Rugs were in evidence long before the appearance of the wall-to-wall carpeting that has become so popular during the course of the last century or so. Hand making these soft floorcoverings from the fleece of sheep and goats is an ancient craft that is known to have been practiced as far back as the early Neolithic era, which began in around 7000BC. Although no examples from this year have ever been recovered, in 1949 a carpet, thought to be around 2500 years old, was unearthed in Siberia and may be seen today in St Pietersburg’s Hermitage Museum.
Home of many of the earliest civilisations, making rugs was an art that developed first in the countries of central Asia; although it was the Middle Eastern domain of Persia that would later dominate this trade. Prior to this, these ethnic floorcoverings, such as Dhurries and Kilims, were created by a process of flat weaving in which vertical strands known as the warp were tightly intertwined with horizontal strands referred to as the weft. Beyond the use of modern, automated looms and new synthetic fibres, the basic technique employed then differs little from that which is still in use today.
The Persian domination of this trade is largely due to the hand-knotting technique used to create thicker rugs. This they achieved by starting with the traditional flat-woven base and knotting additional strands of wool to in in order to create a raised pile. This technique, with various modifications, is also widely used by carpet manufacturers today.
Interestingly, at this time, these items were not commonly used as a flooring solution but were more often hung on walls as a colourful decoration or spread on benches to provide extra comfort or even as source of warm bedding.
It was probably not until the late medieval era that the use of rugs underfoot became more widespread but remained confined for several more centuries to those wealthy enough to afford them or with the ability to make their own. In wartime Europe, what in later times might have been seen as a hobby became a necessity and many household employed, not scarce woollen fibres, but strips of fabric cut from old and worn clothes, to create inexpensive carpets composed of rags.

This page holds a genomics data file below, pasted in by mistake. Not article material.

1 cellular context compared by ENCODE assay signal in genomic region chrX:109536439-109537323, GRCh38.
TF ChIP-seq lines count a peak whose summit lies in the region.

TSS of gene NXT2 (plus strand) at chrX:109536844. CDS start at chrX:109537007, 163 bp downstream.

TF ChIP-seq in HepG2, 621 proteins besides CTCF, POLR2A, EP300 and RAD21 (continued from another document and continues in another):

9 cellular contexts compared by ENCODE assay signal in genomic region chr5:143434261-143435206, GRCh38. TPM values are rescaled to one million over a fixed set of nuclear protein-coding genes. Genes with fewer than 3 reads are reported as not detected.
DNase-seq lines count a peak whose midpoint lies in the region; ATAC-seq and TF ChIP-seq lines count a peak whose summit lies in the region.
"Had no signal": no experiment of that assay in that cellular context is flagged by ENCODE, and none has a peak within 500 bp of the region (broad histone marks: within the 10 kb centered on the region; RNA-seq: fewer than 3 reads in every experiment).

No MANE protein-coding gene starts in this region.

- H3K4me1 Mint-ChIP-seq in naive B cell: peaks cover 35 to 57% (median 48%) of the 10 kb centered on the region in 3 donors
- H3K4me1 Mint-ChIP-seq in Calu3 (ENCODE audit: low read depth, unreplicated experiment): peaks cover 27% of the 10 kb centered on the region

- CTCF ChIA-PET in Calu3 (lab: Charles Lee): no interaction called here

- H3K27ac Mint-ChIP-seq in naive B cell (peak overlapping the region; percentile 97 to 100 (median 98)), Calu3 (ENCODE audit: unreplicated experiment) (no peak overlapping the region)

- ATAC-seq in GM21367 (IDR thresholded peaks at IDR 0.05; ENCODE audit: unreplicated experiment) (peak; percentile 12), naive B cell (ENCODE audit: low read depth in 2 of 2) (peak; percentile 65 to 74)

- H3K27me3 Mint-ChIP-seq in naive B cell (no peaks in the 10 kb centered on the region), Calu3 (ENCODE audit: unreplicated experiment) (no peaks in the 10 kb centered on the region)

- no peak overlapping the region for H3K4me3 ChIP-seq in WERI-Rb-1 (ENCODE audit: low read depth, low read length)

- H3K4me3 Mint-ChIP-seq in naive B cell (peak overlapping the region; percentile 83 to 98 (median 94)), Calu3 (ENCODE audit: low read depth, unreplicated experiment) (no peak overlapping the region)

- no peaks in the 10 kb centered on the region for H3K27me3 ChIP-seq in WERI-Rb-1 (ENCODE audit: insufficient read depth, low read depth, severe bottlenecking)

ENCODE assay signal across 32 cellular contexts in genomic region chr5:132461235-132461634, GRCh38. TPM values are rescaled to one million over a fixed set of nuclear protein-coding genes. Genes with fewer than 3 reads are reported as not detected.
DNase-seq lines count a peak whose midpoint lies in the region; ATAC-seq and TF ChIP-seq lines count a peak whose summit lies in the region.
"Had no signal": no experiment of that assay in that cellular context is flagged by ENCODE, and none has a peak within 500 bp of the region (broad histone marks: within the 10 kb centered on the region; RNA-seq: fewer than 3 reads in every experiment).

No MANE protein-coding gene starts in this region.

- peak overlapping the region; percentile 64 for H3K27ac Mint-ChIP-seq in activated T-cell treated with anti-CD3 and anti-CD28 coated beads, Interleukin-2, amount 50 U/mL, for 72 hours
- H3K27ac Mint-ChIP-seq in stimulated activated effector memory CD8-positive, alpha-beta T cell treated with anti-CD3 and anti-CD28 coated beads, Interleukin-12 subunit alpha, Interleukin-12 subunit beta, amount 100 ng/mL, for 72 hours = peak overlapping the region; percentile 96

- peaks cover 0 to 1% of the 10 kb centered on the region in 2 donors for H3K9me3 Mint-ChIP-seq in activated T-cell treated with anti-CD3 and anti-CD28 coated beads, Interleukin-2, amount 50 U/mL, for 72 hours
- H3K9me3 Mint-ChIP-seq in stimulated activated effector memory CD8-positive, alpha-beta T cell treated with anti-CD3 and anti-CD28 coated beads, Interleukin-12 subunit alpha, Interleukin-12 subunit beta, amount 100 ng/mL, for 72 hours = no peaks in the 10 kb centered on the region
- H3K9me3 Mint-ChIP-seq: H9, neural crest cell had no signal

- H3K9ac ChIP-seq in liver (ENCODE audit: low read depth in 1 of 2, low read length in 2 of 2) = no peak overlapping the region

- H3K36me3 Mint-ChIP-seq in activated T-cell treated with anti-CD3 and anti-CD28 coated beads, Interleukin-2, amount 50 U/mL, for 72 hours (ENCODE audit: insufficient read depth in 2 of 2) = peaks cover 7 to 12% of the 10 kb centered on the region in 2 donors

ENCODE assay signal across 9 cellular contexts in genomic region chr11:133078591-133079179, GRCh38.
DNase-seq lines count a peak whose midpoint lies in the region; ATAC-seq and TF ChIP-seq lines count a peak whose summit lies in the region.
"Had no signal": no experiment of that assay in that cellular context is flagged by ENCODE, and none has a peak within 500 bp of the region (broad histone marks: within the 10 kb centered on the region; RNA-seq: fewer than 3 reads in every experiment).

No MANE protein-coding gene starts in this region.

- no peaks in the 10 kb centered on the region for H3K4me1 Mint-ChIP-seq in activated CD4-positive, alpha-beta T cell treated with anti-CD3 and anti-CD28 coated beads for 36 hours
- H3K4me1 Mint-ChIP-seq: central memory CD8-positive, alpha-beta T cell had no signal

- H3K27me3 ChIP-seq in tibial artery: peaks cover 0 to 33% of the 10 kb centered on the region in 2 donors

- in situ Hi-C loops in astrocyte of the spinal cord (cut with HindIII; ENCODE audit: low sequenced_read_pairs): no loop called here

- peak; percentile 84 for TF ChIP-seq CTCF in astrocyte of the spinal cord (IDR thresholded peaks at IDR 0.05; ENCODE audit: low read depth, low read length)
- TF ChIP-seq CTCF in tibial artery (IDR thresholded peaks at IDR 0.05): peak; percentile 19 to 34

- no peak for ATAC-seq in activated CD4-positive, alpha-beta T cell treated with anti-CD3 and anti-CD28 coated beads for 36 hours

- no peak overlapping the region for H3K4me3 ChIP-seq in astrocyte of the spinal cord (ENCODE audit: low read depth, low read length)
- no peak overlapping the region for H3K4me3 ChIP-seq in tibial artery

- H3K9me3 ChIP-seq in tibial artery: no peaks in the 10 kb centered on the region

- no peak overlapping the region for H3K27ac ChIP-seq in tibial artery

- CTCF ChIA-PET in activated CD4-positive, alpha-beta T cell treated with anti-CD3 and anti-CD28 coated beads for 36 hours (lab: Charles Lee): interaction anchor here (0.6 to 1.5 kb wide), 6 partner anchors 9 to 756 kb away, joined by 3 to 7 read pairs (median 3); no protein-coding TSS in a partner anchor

In later years backing mesh, woollen strands and a special knotting tool along with patterns and simple instructions were sold in kit form to DIY enthusiasts and sparked a craze for making homemade rugs. The idea soon became extremely popular with young couples who were planning to get married and were looking for ways to save money wherever possible.
Today, the term is generally applied to any carpet that is not fitted to the exact dimensions of a room and may be used in a variety of ways. Small ones may simply provide a surface on which to wipe one’s feet at entry points while others can be invaluable in rooms that have natural timber or laminated floors. Here they may make a bold statement and fill much of the room leaving an attractive natural border of the desired size or, alternatively, rugs may be used to designate and to cushion specific areas. Typically this could be the area of a formal dining room occupied by the table and chairs and where, therefore, the floor could need protection from scuffing and scratching and would also tend to be rather noisy without the soundproofing effect of a carpet.
Modern designers have pulled out all the stops to create products of great beauty and there is now a profusion of colours and designs from which today’s consumers can choose. For the widest range of pile-based flooring in traditional or modern designs of wool, synthetics and assorted woollen blends, South Africa’s first choice is Top Carpets and Floors. Shop at our retailers for top-quality, stylish and affordable rugs.